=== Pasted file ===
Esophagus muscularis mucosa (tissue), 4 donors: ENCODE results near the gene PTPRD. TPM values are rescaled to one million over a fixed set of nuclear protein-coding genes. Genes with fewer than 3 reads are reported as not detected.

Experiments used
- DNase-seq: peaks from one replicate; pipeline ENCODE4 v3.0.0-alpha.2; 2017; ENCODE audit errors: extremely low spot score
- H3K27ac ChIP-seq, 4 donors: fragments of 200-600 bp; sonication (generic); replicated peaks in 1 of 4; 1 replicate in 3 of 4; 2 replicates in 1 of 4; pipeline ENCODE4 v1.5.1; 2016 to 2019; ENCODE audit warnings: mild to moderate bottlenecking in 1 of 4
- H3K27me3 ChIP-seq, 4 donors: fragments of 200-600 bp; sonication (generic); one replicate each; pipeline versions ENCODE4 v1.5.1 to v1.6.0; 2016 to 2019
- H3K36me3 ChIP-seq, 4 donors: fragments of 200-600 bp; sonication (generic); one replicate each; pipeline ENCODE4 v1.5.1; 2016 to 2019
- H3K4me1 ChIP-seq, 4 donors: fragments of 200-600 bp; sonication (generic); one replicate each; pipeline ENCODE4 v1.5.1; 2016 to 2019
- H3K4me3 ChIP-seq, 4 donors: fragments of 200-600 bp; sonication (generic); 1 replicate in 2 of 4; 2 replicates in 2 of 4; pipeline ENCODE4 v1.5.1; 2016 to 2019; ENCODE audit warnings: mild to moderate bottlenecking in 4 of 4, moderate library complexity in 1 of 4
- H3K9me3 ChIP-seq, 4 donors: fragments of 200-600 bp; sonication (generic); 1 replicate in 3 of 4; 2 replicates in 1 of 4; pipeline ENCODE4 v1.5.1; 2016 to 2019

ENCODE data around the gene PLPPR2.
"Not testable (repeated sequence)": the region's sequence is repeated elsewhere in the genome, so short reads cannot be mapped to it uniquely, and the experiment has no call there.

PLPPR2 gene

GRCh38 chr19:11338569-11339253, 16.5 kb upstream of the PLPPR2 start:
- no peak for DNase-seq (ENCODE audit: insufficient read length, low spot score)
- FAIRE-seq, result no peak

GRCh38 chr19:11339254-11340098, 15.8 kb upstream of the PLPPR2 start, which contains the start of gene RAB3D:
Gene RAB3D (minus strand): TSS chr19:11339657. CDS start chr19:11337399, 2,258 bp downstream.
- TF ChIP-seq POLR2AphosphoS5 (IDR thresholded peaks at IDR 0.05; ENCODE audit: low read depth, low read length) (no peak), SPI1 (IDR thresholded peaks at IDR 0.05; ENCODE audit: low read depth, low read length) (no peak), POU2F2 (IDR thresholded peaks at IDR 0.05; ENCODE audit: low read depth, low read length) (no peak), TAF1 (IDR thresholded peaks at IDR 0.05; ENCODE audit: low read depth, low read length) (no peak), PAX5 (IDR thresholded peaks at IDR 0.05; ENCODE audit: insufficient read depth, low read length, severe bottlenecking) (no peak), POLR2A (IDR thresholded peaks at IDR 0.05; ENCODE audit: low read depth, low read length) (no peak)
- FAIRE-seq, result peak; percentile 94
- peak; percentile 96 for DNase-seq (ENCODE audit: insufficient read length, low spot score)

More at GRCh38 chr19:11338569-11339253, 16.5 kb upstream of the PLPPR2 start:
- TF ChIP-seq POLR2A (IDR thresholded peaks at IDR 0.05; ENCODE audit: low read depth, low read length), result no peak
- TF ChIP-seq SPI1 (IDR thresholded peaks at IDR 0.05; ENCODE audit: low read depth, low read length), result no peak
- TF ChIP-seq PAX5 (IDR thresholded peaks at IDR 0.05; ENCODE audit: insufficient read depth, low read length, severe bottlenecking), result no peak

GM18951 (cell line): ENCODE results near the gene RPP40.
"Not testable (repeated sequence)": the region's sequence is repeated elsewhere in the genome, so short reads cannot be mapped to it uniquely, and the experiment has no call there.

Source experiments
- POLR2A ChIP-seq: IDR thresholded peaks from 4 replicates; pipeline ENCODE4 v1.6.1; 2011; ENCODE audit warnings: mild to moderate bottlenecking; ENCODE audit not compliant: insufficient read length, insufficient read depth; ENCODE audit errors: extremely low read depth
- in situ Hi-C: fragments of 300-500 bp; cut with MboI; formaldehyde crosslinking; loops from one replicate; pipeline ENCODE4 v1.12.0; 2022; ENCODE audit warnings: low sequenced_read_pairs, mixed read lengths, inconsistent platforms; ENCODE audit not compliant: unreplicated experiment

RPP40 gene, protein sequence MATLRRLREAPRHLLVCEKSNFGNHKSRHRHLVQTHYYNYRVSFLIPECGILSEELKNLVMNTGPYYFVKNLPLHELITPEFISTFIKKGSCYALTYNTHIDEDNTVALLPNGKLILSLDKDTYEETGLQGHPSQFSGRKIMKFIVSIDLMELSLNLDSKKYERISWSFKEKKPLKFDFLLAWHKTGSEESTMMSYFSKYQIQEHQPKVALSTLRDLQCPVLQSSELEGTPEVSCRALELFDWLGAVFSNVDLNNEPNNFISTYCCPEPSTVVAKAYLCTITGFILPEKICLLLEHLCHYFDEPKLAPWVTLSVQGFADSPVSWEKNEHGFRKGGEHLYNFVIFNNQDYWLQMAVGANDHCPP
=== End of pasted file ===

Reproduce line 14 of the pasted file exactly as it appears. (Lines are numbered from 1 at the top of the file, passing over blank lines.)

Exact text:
- no peak for DNase-seq (ENCODE audit: insufficient read length, low spot score)